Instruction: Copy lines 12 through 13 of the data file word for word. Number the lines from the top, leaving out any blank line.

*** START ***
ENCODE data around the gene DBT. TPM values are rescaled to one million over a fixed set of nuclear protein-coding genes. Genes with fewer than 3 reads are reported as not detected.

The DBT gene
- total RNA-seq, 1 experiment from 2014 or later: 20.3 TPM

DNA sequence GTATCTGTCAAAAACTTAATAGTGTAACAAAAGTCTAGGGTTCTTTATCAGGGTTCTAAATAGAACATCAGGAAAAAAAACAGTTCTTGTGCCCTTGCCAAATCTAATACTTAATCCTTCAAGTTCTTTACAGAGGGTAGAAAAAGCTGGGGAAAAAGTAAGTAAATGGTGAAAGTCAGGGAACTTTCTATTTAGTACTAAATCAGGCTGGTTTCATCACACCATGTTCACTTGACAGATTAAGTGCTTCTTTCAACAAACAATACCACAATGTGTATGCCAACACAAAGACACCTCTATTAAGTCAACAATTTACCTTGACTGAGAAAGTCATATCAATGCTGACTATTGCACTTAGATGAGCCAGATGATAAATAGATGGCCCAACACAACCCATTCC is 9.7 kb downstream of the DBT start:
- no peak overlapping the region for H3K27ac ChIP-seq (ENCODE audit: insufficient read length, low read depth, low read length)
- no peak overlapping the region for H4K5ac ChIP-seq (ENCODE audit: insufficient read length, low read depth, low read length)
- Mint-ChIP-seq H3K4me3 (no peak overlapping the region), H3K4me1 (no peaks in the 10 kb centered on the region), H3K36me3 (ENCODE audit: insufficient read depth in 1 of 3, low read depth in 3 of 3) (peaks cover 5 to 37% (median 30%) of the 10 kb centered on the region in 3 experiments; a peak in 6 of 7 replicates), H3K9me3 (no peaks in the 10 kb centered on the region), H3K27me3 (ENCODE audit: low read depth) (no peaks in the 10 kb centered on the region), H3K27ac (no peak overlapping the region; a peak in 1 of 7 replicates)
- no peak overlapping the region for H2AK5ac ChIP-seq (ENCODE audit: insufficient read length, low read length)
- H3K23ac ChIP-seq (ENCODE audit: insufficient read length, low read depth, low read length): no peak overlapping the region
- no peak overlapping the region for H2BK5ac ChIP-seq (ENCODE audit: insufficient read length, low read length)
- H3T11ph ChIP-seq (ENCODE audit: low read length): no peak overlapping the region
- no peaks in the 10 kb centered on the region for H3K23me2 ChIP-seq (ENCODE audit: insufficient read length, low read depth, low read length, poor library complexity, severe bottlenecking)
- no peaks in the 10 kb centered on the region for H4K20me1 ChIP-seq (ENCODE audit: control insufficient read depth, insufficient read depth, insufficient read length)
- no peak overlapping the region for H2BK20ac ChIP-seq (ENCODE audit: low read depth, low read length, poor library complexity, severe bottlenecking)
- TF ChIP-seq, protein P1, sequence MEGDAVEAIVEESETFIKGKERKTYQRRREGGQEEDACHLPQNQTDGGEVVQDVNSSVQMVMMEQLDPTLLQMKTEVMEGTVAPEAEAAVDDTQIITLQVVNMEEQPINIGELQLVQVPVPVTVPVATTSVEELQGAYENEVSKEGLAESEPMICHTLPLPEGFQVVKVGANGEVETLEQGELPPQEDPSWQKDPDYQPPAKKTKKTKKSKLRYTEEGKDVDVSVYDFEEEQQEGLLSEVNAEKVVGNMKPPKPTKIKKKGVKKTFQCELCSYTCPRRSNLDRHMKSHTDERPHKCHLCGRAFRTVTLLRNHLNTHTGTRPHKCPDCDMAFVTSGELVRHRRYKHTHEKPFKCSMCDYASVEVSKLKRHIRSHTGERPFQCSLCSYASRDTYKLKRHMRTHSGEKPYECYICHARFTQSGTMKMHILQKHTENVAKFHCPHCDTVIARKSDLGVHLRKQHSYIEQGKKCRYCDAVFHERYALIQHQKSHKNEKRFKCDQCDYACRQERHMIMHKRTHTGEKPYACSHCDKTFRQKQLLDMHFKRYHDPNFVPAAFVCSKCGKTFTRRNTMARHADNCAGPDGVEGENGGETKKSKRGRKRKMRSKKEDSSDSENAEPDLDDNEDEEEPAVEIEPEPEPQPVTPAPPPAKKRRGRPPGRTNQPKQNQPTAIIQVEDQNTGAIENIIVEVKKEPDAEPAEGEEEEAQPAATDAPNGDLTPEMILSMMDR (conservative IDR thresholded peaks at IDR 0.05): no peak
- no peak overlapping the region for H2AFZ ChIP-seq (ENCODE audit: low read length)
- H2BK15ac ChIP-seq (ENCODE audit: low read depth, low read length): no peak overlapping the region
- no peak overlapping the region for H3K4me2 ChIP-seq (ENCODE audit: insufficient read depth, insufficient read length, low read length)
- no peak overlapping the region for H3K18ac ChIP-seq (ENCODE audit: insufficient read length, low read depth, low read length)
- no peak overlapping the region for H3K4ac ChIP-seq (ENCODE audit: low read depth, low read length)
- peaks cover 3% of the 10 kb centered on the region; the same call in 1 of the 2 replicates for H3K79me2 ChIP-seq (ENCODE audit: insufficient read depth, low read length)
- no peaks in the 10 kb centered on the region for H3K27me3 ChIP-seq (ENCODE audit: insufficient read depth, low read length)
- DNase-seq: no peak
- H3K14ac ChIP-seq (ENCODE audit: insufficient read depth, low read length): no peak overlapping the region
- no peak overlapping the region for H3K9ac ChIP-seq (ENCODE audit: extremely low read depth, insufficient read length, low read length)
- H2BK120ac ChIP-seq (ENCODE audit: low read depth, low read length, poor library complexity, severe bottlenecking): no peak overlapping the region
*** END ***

- no peaks in the 10 kb centered on the region for H3K23me2 ChIP-seq (ENCODE audit: insufficient read length, low read depth, low read length, poor library complexity, severe bottlenecking)
- no peaks in the 10 kb centered on the region for H4K20me1 ChIP-seq (ENCODE audit: control insufficient read depth, insufficient read depth, insufficient read length)